A recent New York City Tax Appeals Tribunal decision reinforces some of the long-standing obstacles for corporations claiming net operating loss deductions for general corporation tax purposes. However, the decision charts potentially new ground in permitting those net operating losses to include amounts incurred by the taxpayer, even where the deductibility of certain components of the NOL is limited for federal tax purposes. Matter of Plasmanet, Inc., TAT(E) 12-17(GC) (N.Y.C. Tax App. Trib., Jan. 20, 2017).
Facts. Plasmanet, Inc., an Internet-based sweepstakes provider, claimed NOL deductions on its 2008 and 2009 General Corporation Tax ("GCT") returns equal to its NOL deductions claimed for federal purposes. Following a field audit, the Department of Finance issued a Notice of Determination disallowing a portion of Plasmanet's NOL deductions based on the "same source year rule." Under that rule, the NOL being applied for GCT purposes must relate to losses arising in the same year as in the federal NOL.
After the administrative hearing had concluded, the Department issued a revised Notice of Determination (the "Final NOD"), whereby it further reduced the claimed NOL deduction for 2008 and 2009 by the amount of Plasmanet's charitable contributions for the years 2006 through 2009 because Plasmanet did not actually deduct them for federal purposes. Although Plasmanet did make the charitable contributions, for federal purposes the deduction was limited to 10% of its taxable income, but available for carryforward, under Internal Revenue Code ("IRC") 170(b)(2)(A). Since Plasmanet had no federal taxable income after its federal NOL deductions, it could not claim a charitable deduction in those years. The Department took the position that the statute of limitations for amending its federal returns to now claim the charitable deductions had expired.
In her determination, the Administrative Law Judge upheld the Department's Final NOD in its entirety, except that she abated a substantial understatement of tax penalty. Plasmanet then brought this appeal to the City Tribunal.
City Tribunal decision. The City Tribunal held for the Department that the "same source year rule" required that the NOLs claimed for GCT purposes must arise in the same tax year as the losses that comprise the federal NOL deductions for the relevant years. In doing so, it rejected Plasmanet's claim that a 1989 amendment to the GCT law, which limited the NOL carryback deduction for GCT purposes to $10,000, constituted an implicit legislative rejection of the same source rule, arguably since it meant that the federal and GCT NOL deductions would necessarily be based on different source years.
However, partially reversing the ALJ, the City Tribunal ruled in favor of the taxpayer by holding that the charitable deductions should be allowed in computing Plasmanet's NOL deduction for GCT purposes. The City Tribunal first noted that the burden of proof had shifted to the Department with respect to the increased deficiency asserted in the final NOD, which was issued after Plasmanet had filed its Petition challenging the original NOD. The City Tribunal then noted that Plasmanet had disclosed the amount of its charitable contributions on its federal returns "to the greatest extent possible." It then concluded that the Department had failed to meet its burden of proof that the charitable deductions limited under IRC 170(b)(2)(A) could not be taken into account in computing Plasmanet's NOL deduction for GCT purposes.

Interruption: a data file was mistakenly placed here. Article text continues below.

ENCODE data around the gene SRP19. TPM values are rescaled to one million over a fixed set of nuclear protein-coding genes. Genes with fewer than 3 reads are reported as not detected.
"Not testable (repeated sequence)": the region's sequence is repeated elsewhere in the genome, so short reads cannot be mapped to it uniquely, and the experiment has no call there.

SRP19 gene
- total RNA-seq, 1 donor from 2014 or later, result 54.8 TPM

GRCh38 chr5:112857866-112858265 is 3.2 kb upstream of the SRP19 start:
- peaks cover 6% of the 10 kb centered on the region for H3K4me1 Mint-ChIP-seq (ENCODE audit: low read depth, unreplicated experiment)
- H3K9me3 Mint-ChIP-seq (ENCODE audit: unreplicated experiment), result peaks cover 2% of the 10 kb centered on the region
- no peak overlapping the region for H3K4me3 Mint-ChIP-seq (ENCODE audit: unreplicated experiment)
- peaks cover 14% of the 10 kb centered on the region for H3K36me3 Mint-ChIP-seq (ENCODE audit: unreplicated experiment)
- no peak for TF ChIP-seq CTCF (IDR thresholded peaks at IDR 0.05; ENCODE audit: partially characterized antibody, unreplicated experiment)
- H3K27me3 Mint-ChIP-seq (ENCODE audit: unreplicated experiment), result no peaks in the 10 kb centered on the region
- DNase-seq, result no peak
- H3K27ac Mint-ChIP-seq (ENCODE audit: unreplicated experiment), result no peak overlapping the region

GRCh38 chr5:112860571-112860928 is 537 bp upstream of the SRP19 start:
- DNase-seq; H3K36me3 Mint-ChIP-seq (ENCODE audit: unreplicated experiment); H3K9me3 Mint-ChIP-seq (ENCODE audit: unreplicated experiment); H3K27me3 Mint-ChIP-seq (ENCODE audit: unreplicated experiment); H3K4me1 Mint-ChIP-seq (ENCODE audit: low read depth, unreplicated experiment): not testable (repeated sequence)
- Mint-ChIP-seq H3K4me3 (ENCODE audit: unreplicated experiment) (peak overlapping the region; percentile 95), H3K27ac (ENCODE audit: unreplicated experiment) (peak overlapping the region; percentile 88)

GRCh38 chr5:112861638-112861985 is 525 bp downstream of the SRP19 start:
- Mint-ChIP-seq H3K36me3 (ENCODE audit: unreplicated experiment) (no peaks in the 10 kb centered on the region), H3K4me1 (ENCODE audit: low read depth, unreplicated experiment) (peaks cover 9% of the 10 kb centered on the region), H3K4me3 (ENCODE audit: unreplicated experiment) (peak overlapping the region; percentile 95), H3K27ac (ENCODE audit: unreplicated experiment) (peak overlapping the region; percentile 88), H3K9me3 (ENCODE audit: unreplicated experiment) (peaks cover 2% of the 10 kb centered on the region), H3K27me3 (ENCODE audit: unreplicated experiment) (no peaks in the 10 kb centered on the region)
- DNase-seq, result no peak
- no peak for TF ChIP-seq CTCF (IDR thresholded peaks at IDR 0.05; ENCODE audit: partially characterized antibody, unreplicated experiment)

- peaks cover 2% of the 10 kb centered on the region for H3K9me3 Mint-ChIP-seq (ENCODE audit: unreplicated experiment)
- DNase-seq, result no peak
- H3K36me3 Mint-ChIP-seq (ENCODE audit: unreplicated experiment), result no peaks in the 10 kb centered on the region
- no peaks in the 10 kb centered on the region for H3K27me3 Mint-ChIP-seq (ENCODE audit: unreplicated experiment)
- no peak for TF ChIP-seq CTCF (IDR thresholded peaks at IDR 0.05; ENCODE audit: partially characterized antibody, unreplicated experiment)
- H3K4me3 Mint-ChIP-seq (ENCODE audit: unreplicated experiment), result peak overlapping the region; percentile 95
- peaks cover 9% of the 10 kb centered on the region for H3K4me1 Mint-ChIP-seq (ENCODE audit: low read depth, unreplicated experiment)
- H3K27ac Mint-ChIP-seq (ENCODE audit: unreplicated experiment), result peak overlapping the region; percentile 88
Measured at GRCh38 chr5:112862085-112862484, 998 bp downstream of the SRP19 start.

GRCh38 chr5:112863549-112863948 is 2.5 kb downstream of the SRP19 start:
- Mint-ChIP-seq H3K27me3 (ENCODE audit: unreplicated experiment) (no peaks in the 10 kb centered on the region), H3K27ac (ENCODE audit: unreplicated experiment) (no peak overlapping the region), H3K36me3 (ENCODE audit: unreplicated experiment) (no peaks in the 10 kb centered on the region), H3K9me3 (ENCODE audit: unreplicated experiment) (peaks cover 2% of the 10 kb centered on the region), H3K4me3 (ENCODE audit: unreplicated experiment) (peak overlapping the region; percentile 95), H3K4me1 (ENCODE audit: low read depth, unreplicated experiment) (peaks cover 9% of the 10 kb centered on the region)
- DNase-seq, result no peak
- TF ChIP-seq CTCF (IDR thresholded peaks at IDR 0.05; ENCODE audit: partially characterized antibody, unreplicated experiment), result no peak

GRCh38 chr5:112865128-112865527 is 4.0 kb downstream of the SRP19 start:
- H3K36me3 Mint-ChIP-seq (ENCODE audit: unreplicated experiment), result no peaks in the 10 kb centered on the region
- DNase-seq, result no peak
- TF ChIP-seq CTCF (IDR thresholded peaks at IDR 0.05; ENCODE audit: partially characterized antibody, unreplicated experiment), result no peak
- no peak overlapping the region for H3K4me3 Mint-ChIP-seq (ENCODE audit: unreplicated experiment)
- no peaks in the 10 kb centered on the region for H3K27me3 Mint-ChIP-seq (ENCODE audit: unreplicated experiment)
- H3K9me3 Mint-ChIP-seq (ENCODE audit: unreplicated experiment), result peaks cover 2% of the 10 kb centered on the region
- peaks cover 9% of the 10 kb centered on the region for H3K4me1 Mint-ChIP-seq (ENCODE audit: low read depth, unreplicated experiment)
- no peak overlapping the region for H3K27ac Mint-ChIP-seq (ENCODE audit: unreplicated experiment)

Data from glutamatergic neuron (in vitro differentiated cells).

The Tribunal's decision upholding the "same source year rule" for NOLs is not particularly surprising in light of prior decisions by both the City and State Tax Appeals Tribunals. See, e.g., Matter of Andal Corp., TAT(E) 93-179(GC) (N.Y.C. Tax App. Trib., June 30, 1995). Its decision here permitting charitable deductions to be taken into account in computing Plasmanet's NOL does seem reasonable, since the federal deductions would have been available but for the fact that Plasmanet's Federal NOL limited the deductibility of the charitable contributions. The City Tribunal stated that it reached this decision because the burden of proof had shifted to the Department, but did not elaborate on its rationale, possibly leaving open the question of whether it would have reached the same conclusion had the burden of proof not shifted to the Department because of the Final NOD.
It should be noted that, under corporate tax reform for both New York City and New York State corporate income tax purposes, a corporation's NOL deduction is no longer limited by the same source year rule or by the amount of the federal NOL deduction for tax years beginning after 2014.